Hike rates

Asian stocks, currencies extend losses; Central banks in the Philippines and Indonesia hike rates

(17 Nov): Most Asian stocks and currencies extended losses on Thursday (17 Nov) as stronger-than-expected U.S. retail sales data bolstered the dollar overnight, while central banks Philippines and Indonesia raised interest rates as expected.

U.S. retail sales rose more than expected in October, indicating consumer spending picked up early in the fourth quarter — a factor that could eventually influence the Federal Reserve and its future pace of policy tightening.

The South Korean won fell 1.5% and was on track for its biggest drop in a month. The Thai baht and Malaysian ringgit lost nearly 0.2% each.

“The tug of war between inflation and recession fears continues… It appears the outlook for global growth is set for a more dramatic slowdown in 2023 as many central banks prioritize tackling inflation rather than supporting growth,” the OCBC analysts wrote.

The central bank of the Philippines announced a massive hike of 75 basis points (bp) and indicated to maintain its hawkish position to fight inflation. The peso reversed course to gain 0.1%.

“BSP (Bangko Sentral ng Pilipinas) hiked rates as expected, with the central bank raising its key rates by 75 basis points. offloading another big rate hike while refraining from an emergency rate hike,” said Nicholas Mapa, senior economist at ING.

“We expect BSP to remain hawkish through 2023, likely matching any Fed moves from now on.”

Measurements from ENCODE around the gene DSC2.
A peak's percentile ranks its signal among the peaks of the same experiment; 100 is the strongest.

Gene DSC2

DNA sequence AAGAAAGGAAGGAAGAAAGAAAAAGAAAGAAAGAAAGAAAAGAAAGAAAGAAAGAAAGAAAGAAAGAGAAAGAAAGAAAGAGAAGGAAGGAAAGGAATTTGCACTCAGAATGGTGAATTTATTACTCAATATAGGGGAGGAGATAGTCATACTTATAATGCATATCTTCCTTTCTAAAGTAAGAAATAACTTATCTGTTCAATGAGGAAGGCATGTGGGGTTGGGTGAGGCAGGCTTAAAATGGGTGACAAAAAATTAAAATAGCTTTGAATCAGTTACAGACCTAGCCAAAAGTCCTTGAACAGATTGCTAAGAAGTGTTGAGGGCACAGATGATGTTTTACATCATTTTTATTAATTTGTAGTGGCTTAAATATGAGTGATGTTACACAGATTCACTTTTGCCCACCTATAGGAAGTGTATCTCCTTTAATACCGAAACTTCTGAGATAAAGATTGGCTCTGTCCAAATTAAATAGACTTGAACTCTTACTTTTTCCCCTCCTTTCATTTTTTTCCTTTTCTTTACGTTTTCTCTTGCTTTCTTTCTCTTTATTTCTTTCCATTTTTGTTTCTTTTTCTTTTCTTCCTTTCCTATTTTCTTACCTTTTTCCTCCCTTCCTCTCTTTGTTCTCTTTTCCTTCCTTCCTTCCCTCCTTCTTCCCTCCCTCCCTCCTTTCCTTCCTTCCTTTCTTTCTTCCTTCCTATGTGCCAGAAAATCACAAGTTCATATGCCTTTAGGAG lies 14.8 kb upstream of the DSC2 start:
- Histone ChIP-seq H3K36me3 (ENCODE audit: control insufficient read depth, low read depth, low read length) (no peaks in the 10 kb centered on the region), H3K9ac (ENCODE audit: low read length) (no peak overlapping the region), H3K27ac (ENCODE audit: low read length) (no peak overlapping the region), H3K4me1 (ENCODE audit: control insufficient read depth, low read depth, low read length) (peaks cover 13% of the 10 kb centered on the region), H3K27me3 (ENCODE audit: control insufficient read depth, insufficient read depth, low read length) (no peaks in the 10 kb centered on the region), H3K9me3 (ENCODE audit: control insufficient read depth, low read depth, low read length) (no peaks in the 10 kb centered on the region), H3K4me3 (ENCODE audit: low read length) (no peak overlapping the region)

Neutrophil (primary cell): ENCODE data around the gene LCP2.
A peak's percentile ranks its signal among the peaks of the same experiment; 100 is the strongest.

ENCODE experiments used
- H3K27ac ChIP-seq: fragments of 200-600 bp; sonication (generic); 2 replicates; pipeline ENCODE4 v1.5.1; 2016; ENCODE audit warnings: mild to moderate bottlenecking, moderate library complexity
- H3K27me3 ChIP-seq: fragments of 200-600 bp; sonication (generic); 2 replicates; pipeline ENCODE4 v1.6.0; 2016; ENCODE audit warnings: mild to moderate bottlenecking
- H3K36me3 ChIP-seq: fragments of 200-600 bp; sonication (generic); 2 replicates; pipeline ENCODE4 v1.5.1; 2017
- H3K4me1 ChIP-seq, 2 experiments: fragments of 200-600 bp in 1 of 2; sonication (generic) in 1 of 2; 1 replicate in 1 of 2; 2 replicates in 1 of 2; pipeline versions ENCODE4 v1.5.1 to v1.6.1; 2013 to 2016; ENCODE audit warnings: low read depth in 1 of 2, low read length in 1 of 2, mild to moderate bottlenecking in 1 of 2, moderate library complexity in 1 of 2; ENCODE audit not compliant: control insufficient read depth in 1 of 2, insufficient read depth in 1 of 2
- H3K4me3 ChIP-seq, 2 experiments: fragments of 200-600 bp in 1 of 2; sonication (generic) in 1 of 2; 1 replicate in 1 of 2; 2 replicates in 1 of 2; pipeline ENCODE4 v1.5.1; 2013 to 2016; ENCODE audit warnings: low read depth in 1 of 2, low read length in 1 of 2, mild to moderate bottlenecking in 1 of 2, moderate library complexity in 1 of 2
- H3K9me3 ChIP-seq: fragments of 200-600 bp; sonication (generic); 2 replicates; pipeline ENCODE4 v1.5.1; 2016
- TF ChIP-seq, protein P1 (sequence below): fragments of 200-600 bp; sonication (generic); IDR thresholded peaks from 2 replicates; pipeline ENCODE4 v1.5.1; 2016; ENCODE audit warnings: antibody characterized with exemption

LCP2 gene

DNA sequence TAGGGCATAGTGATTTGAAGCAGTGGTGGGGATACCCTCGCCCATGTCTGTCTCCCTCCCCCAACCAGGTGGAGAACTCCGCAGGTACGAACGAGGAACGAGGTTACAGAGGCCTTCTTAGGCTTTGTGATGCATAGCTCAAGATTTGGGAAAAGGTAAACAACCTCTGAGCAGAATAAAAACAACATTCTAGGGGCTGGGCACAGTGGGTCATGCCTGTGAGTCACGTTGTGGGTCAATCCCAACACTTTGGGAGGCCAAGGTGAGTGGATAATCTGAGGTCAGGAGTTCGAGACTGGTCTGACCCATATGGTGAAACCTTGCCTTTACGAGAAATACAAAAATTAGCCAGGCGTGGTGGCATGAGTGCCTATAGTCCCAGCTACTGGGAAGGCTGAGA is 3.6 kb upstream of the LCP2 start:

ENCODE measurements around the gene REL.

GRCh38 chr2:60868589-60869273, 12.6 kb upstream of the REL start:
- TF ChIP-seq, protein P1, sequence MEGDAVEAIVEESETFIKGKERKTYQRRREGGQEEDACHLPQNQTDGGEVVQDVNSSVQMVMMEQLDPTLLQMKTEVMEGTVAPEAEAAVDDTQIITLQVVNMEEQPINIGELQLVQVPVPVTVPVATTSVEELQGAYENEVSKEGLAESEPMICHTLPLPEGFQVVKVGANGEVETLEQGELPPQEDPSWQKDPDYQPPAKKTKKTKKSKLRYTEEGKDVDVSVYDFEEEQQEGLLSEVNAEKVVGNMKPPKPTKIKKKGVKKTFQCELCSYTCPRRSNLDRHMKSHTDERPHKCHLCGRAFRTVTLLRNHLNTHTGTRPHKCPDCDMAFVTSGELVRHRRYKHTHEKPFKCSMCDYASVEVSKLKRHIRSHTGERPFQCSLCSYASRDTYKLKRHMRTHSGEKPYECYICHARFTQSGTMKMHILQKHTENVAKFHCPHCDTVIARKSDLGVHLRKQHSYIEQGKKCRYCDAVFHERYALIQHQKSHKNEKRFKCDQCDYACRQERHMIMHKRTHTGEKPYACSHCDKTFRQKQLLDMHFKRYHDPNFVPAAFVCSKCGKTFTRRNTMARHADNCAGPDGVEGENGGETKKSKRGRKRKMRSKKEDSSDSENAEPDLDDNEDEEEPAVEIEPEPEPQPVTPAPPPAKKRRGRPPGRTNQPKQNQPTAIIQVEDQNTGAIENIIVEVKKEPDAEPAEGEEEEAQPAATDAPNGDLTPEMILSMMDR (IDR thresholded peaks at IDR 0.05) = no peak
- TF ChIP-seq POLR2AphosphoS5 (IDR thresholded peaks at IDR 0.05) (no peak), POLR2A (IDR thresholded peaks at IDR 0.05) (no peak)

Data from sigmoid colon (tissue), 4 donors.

The Indonesian rupiah remained unchanged, losing almost 0.5% amid general market weakness, and was on course for its biggest daily decline in more than a month, despite the third consecutive rise in rates. 50bp by Bank Indonesia.

Most regional stock markets were mixed, with South Korean stocks falling 1%, while shares in Manila and Indonesia jumped 0.4% and 0.2%, respectively. Malaysia’s benchmark and Thai equities fell more than 0.3% each.

The declines came as the Bank of Thailand forecast the economy to reach pre-pandemic levels around late 2022 or early 2023. In addition, a Reuters poll separately predicted the economy grew at its fastest pace in more than a year last quarter.

Another one Reuters A poll found that short bets on major Asian currencies had declined on hopes that the region’s economic outlook would benefit from the easing of Covid-19 restrictions in China and that the Fed would moderate its rate hikes.